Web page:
Tag Archives: Disaster Nursing

Are Mass Shootings A Disaster

by Cole Edmonson, DNP, RN, FACHE, NEA-BC, FAAN

Mass Shooting Events (MSE) are a public health crisis in America. “We are on track in this country to have more mass shootings this year than in 2017 (Gunviolence.org, 2018). That is clearly unacceptable. Although, it’s not about the numbers, it’s about people, and people are not statistics. The numbers speak to the ever-increasing plague of gun violence on individuals, families, communities, and our country. Thirty-four mass shootings (Gunviolence.org) in the first month-and-a-half alone of 2018”. Lack of effective gun control measures, mental health resources in this country along with extreme political views, extreme religious views, racism, hate are a deadly combination. Of course, these are not the only factors in the epidemic we are facing. If we can get upstream in this epidemic, perhaps we will need less reactive measures or even be able to prevent mass shootings.

2017 Gun Violence Statistics 

  • 61,507 Active Shooter Incidents
  • 15,592 Deaths
  • 3,996   Children / Teens killed or injured
  • 19 days in the year without a mass shooting.

Mass shootings represent a clear disaster event for public servants, the health care system and the nursing profession among many others. “Schnur makes several recommendations as a nurse researcher in her article ‘Is there a cure for gun violence’ for the nursing profession ultimately assisting in the prevention of mass shooting. https://www.nursingcenter.com/ncblog/january-2016/is-there-a-cure-for-gun-violence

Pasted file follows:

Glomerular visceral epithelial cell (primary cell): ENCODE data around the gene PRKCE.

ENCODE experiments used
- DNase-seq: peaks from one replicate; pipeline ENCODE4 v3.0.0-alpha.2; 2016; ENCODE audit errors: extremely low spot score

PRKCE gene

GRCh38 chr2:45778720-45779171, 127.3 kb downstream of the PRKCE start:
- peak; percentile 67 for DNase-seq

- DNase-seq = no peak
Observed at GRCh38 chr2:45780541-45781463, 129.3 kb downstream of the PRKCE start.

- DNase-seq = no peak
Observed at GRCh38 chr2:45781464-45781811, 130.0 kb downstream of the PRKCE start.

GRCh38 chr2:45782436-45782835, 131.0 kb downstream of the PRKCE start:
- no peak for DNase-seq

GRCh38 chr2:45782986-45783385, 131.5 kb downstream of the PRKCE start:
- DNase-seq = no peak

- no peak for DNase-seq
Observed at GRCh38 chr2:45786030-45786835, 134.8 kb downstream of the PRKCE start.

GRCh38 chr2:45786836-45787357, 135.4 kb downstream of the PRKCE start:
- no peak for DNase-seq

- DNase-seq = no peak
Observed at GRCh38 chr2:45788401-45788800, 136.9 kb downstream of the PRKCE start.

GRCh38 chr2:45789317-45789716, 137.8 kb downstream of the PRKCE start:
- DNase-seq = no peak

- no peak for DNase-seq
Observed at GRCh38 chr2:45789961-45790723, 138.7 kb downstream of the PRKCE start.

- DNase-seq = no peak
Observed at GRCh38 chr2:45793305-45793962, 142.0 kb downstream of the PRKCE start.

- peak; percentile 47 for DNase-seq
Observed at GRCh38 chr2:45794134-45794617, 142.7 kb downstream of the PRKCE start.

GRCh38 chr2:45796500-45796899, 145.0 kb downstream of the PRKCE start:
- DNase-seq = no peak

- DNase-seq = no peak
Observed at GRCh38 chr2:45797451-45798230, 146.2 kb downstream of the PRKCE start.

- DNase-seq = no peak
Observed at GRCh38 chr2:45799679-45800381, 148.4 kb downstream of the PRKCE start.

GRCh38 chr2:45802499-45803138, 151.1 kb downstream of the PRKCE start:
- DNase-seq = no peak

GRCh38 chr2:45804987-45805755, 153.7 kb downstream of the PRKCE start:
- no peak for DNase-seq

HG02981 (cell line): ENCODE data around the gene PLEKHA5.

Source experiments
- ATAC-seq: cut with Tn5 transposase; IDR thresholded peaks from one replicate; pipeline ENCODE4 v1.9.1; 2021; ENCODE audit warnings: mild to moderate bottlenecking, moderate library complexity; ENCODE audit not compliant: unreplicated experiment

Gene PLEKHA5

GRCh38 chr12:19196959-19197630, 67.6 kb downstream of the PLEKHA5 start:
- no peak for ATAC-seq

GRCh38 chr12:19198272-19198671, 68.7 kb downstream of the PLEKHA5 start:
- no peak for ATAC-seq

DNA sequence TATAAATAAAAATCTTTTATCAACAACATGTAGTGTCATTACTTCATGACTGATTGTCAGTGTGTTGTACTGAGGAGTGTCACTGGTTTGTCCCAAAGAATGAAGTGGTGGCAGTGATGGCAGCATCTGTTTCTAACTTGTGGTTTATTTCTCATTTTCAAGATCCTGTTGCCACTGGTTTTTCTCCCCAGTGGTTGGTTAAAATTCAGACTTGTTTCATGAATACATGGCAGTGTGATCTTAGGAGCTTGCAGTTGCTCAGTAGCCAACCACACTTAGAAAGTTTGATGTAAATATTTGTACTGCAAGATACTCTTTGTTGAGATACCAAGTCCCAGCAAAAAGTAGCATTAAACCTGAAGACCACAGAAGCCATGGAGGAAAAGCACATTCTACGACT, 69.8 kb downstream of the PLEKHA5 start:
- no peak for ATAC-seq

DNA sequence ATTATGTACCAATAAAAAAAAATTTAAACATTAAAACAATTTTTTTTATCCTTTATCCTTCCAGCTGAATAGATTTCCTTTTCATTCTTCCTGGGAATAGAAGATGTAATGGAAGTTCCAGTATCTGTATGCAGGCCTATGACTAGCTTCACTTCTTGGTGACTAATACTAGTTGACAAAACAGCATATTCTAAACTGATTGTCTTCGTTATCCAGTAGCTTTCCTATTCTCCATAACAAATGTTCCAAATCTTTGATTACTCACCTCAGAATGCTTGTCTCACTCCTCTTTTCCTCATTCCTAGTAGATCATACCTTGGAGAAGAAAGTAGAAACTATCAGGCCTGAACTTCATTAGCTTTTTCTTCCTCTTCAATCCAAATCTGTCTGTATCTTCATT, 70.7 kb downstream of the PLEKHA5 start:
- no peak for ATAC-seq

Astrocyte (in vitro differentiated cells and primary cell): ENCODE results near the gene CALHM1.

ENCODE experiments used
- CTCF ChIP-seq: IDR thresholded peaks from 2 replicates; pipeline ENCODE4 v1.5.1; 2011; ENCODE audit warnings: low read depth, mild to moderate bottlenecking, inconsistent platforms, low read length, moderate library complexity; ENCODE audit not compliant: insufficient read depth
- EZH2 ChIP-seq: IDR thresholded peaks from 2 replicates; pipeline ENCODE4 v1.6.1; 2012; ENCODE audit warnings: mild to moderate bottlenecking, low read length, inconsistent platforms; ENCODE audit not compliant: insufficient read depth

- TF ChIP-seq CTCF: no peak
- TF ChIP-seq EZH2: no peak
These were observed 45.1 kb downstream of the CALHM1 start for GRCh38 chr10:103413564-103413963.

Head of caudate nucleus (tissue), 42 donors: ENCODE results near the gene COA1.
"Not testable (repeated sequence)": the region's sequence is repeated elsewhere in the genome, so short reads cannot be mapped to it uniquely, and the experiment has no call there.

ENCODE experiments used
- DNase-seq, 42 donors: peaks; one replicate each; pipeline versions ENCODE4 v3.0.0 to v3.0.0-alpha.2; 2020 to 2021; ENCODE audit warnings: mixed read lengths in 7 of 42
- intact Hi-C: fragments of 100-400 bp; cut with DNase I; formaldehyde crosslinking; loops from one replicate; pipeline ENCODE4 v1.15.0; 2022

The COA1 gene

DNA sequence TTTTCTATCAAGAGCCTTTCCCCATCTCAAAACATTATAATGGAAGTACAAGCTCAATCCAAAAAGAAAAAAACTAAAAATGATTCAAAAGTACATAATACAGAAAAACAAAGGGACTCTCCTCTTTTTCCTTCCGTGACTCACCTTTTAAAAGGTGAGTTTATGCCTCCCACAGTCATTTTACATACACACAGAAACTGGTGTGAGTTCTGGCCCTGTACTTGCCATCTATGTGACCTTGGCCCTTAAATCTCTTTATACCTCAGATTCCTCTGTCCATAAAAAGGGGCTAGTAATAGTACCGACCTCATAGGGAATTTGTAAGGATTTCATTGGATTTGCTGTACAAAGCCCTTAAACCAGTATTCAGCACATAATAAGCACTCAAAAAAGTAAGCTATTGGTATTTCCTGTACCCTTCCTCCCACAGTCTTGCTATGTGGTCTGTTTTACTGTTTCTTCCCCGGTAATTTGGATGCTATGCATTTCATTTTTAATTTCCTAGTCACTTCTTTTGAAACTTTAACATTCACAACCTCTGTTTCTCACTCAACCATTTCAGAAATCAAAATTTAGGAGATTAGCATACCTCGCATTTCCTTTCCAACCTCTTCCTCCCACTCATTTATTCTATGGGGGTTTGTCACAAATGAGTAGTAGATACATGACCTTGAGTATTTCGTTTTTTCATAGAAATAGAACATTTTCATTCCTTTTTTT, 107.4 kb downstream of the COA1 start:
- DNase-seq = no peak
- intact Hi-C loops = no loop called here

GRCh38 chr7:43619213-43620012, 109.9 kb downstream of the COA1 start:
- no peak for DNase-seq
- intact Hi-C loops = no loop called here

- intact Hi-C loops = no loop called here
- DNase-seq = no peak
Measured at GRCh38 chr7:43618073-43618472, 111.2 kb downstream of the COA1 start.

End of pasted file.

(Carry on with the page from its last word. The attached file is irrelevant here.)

1. Increase access to mental health programs for individuals, families, and students from elementary school through college:
  2. Include a gun safety assessment as part of routine health screenings for all patients:4
  3. Several states continue to propose legislation to ban practitioners from documenting gun ownership in the patient’s record.
  4. Develop and implement Evidence-based Hospital Violence Intervention Programs focusing on:
  5. Improve Community engagement/outreach and education programs with initiatives targeting:
  6. Gather more data, conduct research and educate families on how to best protect themselves and their families from gun injuries”

“We can’t solve a wicked problem with naïve eclecticism. An epidemic of this proportion will take all sectors, public, private, non-profit and governmental, working together to solve this crisis. We, as nurses, some 3.9 million strong in the U.S., can be a powerful voice. Those with greater expertise will propose possible solutions including universal background checks, raising age limits, making bump stocks illegal, restricting certain types of guns from the general population, mandatory waiting periods, database reporting and many more.” We have the knowledge and wisdom to work from local, state, and national levels, from grassroots advocacy to legislative action. Prevention and mitigation should be our first priority along with preparedness, readiness, response, and recovery.

I can continue to applaud the bravery of those advocating for change, especially our youth – as small passionate groups of people can make a change, that can grow into a tsunami of moral virtue to do what is right!

References

Edmonson, Cole (2018) TONE Newsletter. Retrieved from http://www.naylornetwork.com/tne-nwl/articles/index-v2.aspaid=495235&issueID=58241

Gun Violence Archive (2018). Retrieved from http://gunviolencearchive.org/

Kodjak, A. (2018).What if we treated gun violence like a public health crisis. Retrieved from https://www.npr.org/sections/health-shots/2017/11/15/564384012/what-if-we-treated-gun-violence-like-a-public-health-crisis